What’s the buzz on native bees: A key underdog in pollination and ecosystems

What’s the buzz on native bees?

A key underdog in pollination and ecosystems

What’s the buzz on native bees?

A key underdog in pollination and ecosystems

By Lucas Napier-Macdonald, Communications Volunteer, National Environmental Treasure

A new global bee map highlights the importance of native bee species, many of which are often overshadowed by honeybees.

By some counts, Canada has over 850 different species of native bees. Not just the traditional yellow and black, they come in many colours, including brown, blue, and, in the case of the sweat bee, a metallic green. Although some are social — meaning they gather in hives — most are solitary, living underground, in hollow plant stems or tree burrows. But what’s the one thing that the majority of native Canadian bees have in common? Most don’t produce honey. Even the native bumblebee produces a meager amount of honey, compared to the industrious non-native honeybee.

Green sweat bee on pink flower
Jorge Figueiredo from Getty Images/Canva

The honeybee was introduced to Canada 400 years ago from its natural home in Europe and Western Asia. Luckily for this  striped critter, it was brought to a place favourable to its survival. According to a map published in Current Biology, Issue #31, the best climate for bees lies within two bands encircling the earth, one north of the Tropic of Cancer and one south of the Tropic of Capricorn. In other words: temperate climates outside of the tropics.

Why might this be? Quoted in Smithsonian magazine, Paul Williams, an entomologist at the Natural History Museum in London, says there are probably dual factors. As mentioned earlier, bees often nest in the ground. Tropical earth tends to be moist and favour the development of fungus, which would spoil a bee’s food supply.

Furthermore, desert and desert-adjacent areas get superblooms, which are “great flushes of flowers after there’s been rain,” as Williams puts it. Just like human beings love an all-you-can-eat-buffet, bees love a landscape where food supplies are seemingly unending.

bee on yellow flower on field
Supeecha from Getty Images/Canva

The contributions of native Canadian bees

Although native Canadian bees won’t fill anyone’s honey pot, we cannot discount their importance in our kitchens. Bees are essential for the continued flourishing of wild and cultivated crops. Enthusiastic pollinators who often start working early in the season and finish work late are essential for transferring pollen from flower to flower and allowing plants to reproduce. Blueberries, squash, cherries, and pears are just a few of the dozens of crops grown in Canada that bees pollinate.

Box of blueberries at farm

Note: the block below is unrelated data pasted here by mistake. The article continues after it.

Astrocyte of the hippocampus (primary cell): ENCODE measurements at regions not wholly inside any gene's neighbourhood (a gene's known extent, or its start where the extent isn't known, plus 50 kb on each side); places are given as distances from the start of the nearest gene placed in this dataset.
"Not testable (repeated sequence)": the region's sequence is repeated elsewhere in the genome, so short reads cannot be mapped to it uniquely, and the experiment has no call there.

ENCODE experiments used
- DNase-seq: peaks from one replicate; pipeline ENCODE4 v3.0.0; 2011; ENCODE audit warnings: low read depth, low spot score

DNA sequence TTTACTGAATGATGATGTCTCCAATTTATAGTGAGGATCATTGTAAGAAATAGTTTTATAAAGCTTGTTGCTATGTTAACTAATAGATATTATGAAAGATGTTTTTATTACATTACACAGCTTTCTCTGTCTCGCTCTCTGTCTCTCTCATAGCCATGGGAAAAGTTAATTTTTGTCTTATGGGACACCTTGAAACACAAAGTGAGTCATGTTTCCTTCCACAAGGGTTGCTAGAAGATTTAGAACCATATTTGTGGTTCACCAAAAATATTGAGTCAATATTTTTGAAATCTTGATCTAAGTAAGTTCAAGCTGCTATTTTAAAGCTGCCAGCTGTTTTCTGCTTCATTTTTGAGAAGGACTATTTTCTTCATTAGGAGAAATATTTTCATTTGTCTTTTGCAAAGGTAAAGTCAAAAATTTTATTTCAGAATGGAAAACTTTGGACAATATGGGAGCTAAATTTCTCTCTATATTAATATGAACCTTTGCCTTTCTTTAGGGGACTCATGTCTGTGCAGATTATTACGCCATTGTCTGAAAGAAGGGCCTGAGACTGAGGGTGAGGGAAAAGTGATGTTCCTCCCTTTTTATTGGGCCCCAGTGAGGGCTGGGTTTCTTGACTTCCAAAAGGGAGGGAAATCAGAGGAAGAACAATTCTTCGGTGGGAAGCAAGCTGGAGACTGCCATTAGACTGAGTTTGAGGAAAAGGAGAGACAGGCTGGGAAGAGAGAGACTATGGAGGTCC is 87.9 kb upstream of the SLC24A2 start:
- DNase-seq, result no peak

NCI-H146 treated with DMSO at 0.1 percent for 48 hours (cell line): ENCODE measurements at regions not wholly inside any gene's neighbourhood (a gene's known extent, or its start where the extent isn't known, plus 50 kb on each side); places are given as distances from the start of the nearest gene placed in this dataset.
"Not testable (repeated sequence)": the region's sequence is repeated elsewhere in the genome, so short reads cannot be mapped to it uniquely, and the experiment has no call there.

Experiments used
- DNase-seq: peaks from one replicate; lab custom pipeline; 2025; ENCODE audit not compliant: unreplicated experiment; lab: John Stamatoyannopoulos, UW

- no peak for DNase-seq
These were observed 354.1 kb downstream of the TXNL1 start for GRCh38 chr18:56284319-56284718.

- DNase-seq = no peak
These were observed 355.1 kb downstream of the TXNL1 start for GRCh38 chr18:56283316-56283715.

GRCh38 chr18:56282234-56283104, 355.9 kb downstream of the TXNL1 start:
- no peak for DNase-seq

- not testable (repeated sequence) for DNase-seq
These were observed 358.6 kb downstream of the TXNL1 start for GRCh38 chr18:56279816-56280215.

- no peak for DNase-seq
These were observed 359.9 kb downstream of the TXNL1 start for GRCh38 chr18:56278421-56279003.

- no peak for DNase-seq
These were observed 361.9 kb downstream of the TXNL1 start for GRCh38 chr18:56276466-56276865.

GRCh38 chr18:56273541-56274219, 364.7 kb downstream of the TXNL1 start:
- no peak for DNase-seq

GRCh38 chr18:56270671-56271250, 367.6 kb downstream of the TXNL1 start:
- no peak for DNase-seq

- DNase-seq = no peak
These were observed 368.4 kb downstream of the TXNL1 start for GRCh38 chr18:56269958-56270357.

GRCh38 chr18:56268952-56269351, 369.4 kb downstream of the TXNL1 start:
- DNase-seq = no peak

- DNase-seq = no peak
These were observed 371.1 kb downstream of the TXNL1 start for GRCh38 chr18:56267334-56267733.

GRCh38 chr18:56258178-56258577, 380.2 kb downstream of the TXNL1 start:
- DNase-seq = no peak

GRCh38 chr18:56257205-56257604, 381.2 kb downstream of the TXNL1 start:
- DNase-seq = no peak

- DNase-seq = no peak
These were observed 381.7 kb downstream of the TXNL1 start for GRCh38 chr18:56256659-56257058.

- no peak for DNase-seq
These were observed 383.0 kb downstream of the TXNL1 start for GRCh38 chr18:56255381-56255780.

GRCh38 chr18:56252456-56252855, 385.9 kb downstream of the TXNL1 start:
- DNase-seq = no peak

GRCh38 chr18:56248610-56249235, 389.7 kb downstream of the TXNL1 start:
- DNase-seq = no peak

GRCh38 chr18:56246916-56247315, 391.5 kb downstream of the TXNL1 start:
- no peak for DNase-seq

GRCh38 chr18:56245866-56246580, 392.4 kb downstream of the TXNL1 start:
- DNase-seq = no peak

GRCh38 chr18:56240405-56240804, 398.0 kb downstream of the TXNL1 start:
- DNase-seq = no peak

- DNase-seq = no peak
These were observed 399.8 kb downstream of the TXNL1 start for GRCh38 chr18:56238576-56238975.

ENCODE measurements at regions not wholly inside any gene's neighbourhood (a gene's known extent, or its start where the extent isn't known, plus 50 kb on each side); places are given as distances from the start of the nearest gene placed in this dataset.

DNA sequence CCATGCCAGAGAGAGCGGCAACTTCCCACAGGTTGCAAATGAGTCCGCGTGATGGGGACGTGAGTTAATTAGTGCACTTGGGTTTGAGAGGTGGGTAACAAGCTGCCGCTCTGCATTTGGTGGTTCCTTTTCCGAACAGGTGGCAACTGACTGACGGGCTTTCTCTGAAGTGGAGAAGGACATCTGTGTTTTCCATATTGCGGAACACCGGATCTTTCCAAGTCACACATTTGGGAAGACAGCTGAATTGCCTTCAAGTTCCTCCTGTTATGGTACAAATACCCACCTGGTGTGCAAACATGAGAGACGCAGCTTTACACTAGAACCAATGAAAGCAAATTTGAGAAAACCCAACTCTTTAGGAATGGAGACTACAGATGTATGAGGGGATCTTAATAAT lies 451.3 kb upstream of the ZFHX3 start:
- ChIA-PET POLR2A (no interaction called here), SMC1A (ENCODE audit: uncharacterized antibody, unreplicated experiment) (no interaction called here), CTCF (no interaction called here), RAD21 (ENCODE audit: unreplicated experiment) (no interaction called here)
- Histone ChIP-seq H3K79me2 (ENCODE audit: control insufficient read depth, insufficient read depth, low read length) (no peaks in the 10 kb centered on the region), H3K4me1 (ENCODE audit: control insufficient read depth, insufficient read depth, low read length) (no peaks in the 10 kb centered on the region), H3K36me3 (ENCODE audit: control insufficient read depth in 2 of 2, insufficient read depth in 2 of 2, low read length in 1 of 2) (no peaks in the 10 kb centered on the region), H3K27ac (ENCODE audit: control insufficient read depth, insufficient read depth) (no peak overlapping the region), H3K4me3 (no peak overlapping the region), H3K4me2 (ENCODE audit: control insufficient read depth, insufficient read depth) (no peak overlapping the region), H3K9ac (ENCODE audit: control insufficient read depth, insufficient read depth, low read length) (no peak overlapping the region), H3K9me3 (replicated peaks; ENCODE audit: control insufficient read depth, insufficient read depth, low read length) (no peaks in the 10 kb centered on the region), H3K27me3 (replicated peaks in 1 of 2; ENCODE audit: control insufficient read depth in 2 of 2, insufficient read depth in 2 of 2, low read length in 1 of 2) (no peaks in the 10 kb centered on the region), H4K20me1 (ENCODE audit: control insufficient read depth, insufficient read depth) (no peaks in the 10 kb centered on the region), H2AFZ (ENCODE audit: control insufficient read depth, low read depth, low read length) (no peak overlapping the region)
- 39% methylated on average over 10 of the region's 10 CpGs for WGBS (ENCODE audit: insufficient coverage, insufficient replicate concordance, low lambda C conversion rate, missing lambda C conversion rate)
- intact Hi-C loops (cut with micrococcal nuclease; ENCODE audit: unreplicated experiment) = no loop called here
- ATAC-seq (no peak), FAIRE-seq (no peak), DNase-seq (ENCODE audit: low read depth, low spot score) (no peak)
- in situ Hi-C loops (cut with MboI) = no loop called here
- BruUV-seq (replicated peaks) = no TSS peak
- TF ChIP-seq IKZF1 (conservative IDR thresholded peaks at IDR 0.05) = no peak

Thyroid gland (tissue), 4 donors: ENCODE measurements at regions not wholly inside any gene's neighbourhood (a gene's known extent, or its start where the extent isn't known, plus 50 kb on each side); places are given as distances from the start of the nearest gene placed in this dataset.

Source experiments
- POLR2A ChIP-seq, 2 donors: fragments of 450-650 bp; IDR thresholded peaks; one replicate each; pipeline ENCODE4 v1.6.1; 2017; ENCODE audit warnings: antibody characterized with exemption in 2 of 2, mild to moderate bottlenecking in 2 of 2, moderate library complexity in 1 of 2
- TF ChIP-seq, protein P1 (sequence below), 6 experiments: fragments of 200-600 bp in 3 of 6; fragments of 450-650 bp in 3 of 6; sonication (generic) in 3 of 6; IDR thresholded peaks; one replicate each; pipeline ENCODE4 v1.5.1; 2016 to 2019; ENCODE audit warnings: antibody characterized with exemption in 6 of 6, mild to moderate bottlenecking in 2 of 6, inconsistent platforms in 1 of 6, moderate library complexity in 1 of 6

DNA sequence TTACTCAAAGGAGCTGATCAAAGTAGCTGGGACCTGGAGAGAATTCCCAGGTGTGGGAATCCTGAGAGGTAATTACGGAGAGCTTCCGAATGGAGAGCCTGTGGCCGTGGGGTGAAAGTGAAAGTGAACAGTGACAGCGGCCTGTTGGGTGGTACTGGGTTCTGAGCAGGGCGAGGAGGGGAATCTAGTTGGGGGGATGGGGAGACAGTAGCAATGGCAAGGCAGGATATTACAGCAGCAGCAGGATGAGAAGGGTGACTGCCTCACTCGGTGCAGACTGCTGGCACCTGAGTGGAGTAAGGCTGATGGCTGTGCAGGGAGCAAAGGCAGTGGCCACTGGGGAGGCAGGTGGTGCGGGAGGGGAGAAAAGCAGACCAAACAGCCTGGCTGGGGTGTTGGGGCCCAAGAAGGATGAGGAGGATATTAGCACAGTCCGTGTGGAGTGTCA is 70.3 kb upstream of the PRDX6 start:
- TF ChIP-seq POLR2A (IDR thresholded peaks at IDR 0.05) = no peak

Linda Raymond from Getty Images/Canva

“People don’t realize the vast majority of free pollination comes from wild bees” said Shelia Colla to the CBC, an assistant professor of Environmental Science at York University and Director of the Native Pollinator Research Lab. It may come as a shock that approximately one in three bites of every meal is made possible by the activity of wild bees.

Not only do higher bee populations increase the quantity of a crop produced, but they’ve also been linked to a higher-quality crop. According to Kyle Bobiwash, assistant professor in the Department of Entomology at the University of Manitoba, the more a fruit-bearing plant is pollinated, the more succulent and flavourful the berries. As if we need another reason to love busy bees, they help make our blueberry pies richer and fruit salads juicier.

Bobiwash recently headed a study, published in the Royal Society’s journal Biological Sciences, that found that a lack of bees, both wild and managed, has negatively affected crops in British Columbia and across the U.S.

Beyond our tastebuds

Although it is great, one must wonder if the conservation of bees is only worthwhile for its effect on grocery store shelves. Colla thinks not. As she argues in her essay for Canadian Geographic, “The perceived value of bees is bound up in their ability to perform ecosystem services for us: ‘we must save the bees to save ourselves.’ The intrinsic value of bees as wildlife species with unique natural histories is rarely mentioned.”

Colla reminds readers that these bees, like all species, have a place within the ecosystem, “relationships with microorganisms, parasitoids, plants, birds and mammals,” and one that we have barely begun to understand. To allow them to disappear would be a huge detriment to science, food systems and our understanding of the interconnectedness of life.

Rather than bee condos or “bumblebee boxes,” Colla recommends recreating bees’ natural surroundings to facilitate their survival: flowers they tend to like (willow and goldenrod) or places where they tend to nest (rotting logs). She also recommends contributing to helpful databases like Bumblebee Watch, or even making entreaties to one’s local politician.

Curious readers are invited to listen to our podcast, “What the f*** is biodiversity?”, where Colla talks about the importance of native bees.

flower on tree stump in backyard
Savoilic from Getty Images/Canva